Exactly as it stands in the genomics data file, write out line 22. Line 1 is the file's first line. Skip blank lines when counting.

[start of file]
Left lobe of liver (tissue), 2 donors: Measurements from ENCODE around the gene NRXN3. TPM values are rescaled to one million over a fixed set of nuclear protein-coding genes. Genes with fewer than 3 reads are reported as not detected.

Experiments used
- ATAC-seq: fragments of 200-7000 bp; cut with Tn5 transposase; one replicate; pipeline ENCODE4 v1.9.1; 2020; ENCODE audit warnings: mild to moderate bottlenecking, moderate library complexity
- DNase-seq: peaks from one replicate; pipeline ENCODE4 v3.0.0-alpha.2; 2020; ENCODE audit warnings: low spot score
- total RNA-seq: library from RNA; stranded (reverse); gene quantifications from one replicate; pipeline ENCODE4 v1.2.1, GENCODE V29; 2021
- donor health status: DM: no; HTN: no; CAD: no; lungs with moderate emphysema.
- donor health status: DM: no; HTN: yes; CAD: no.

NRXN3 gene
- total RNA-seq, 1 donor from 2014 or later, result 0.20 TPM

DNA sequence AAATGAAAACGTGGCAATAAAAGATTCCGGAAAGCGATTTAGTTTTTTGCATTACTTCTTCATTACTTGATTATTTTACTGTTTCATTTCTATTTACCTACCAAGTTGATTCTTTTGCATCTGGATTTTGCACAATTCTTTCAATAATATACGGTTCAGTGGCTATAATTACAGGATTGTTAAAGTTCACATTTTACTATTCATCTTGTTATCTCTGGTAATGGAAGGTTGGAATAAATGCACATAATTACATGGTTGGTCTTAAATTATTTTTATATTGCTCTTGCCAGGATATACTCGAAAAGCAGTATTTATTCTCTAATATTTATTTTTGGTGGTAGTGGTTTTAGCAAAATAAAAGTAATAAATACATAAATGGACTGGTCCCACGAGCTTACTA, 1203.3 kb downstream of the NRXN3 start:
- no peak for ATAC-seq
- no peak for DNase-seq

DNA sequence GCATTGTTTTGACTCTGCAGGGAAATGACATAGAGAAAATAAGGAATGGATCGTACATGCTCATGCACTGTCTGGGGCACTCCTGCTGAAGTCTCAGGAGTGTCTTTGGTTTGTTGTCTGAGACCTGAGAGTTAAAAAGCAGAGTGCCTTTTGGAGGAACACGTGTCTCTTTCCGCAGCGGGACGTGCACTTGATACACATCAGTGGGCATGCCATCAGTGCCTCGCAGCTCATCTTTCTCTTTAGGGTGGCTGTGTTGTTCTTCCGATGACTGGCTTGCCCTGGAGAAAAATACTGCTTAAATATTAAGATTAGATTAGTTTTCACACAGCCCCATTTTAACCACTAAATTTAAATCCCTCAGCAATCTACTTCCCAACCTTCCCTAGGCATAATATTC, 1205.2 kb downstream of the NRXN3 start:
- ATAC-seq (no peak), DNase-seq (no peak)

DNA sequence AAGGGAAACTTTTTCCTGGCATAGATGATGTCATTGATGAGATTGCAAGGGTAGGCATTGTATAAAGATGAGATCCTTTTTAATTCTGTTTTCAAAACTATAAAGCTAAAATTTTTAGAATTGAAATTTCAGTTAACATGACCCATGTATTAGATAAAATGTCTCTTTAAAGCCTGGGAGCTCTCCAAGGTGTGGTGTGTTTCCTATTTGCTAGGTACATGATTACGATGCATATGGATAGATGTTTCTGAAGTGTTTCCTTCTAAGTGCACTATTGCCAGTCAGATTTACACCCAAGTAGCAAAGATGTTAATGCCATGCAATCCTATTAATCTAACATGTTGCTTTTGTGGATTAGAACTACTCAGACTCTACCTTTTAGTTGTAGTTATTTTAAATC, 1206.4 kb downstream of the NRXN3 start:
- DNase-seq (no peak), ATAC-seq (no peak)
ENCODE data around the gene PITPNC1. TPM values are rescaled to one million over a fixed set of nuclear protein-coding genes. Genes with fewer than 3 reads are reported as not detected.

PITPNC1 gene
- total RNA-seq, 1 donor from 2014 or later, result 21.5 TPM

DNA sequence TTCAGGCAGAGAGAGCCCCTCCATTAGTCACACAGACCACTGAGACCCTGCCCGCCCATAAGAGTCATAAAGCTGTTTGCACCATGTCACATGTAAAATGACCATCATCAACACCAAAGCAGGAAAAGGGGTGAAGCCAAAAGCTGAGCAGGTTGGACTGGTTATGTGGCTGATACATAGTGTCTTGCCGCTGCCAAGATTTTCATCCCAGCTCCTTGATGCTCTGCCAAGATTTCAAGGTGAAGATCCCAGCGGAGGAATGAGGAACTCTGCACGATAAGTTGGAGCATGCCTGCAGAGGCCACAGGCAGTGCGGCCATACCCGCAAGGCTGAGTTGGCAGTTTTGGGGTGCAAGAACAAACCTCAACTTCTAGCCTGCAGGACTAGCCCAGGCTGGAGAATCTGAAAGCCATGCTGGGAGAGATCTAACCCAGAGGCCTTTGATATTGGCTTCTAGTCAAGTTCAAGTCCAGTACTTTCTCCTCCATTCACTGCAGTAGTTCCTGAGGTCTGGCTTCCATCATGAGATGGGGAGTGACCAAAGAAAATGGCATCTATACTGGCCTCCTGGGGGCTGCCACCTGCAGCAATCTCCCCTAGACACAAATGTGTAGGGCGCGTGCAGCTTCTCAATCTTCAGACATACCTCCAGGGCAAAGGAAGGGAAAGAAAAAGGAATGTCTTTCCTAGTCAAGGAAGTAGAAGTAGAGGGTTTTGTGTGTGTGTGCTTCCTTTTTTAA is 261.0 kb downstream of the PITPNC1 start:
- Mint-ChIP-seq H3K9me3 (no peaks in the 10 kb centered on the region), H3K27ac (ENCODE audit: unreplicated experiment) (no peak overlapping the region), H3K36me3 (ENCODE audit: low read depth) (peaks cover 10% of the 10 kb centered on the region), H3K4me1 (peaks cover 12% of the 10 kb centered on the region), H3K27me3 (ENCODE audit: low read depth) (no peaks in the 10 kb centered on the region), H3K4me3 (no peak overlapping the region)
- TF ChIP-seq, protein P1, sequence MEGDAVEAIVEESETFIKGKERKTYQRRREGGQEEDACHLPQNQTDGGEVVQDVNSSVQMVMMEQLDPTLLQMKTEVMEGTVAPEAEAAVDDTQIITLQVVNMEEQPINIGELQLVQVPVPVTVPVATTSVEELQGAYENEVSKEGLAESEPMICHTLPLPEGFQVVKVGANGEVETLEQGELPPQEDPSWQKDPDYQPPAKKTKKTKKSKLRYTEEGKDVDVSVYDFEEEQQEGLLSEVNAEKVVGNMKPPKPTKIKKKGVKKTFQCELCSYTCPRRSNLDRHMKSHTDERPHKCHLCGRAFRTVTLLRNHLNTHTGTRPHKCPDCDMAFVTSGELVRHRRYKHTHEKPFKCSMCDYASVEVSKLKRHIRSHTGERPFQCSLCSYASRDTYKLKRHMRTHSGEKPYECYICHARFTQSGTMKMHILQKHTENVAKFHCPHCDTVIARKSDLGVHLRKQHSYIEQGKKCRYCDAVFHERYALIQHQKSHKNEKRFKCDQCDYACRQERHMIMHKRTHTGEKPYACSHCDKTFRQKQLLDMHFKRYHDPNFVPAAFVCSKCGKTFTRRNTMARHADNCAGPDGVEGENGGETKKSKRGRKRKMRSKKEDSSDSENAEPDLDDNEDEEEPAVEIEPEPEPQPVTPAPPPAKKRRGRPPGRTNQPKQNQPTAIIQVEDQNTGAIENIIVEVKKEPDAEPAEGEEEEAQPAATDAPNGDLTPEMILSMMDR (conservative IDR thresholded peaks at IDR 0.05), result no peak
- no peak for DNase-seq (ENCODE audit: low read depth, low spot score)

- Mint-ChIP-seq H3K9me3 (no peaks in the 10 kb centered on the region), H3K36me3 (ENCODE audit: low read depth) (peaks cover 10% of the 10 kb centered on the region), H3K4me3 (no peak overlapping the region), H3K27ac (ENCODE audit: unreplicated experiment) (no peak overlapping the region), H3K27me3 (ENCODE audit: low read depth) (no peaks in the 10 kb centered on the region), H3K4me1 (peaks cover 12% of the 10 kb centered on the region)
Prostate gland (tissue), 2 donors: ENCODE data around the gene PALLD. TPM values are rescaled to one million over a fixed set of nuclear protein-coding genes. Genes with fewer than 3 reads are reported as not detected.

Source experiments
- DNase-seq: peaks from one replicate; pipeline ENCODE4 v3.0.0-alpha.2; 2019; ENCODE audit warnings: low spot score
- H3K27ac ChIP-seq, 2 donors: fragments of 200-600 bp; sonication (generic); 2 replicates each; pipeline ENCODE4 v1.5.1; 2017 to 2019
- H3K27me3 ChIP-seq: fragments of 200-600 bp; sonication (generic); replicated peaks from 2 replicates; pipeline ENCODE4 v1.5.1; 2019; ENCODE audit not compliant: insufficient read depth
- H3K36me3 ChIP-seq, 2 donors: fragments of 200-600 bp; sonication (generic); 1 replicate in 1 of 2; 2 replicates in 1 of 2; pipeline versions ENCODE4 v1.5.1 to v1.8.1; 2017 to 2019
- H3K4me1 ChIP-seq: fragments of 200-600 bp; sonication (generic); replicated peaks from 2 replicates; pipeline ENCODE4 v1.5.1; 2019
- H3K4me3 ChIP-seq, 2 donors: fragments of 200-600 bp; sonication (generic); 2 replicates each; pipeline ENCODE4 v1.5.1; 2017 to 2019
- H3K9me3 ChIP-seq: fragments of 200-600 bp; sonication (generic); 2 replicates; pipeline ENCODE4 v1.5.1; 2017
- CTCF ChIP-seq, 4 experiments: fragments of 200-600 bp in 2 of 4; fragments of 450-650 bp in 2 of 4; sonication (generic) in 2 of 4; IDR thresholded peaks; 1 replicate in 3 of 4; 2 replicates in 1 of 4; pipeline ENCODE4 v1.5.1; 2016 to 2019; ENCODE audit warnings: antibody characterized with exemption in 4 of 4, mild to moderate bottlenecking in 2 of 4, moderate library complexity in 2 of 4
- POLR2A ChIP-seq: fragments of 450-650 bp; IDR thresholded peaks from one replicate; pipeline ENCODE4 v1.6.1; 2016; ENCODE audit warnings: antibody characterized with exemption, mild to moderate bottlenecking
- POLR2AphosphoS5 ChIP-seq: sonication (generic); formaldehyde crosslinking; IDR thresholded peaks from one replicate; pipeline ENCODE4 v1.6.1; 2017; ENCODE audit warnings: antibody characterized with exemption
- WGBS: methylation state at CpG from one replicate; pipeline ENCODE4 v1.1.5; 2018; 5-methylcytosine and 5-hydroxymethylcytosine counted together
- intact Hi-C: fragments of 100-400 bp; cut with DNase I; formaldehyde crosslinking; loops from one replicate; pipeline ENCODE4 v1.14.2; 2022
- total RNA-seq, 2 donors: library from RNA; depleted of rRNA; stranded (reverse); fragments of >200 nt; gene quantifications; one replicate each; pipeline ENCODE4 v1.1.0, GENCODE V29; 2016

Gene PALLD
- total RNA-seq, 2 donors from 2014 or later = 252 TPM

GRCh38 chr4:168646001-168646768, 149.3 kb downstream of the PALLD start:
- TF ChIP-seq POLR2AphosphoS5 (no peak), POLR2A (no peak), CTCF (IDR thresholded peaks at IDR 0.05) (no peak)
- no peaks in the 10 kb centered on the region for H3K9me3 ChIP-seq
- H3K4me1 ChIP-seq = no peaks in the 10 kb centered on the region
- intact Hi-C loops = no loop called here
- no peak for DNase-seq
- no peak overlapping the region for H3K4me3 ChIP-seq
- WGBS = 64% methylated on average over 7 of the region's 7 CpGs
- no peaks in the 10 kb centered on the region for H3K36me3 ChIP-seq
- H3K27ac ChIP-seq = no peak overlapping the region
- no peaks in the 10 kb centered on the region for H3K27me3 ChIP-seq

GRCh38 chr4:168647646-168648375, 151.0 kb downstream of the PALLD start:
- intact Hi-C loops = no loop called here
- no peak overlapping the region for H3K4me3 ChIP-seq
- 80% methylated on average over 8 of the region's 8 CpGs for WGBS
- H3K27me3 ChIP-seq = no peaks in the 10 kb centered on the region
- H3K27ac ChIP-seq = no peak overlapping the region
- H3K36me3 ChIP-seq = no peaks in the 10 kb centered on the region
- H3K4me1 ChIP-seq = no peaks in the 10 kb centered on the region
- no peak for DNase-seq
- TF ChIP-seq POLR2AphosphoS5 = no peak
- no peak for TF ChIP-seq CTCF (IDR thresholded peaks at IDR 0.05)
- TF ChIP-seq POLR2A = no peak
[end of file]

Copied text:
- TF ChIP-seq, protein P1, sequence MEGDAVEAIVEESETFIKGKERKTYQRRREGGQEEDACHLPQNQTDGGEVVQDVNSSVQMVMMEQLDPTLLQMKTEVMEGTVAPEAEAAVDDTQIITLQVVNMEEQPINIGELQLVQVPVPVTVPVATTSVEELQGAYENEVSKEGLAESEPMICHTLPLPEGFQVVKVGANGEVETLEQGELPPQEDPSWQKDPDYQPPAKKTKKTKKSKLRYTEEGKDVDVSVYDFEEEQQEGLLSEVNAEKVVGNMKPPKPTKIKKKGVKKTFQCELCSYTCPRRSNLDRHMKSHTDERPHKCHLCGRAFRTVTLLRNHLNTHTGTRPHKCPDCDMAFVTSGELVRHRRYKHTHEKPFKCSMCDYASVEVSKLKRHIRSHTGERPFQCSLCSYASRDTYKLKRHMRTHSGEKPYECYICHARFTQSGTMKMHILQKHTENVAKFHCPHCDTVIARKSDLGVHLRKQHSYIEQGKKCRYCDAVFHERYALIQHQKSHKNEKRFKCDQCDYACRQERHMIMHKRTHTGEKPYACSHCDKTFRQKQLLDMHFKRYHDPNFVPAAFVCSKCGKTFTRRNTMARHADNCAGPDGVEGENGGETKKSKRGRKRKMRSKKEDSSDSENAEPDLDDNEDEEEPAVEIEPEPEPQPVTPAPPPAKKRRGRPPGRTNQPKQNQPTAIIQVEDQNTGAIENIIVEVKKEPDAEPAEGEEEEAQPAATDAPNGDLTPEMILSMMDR (conservative IDR thresholded peaks at IDR 0.05), result no peak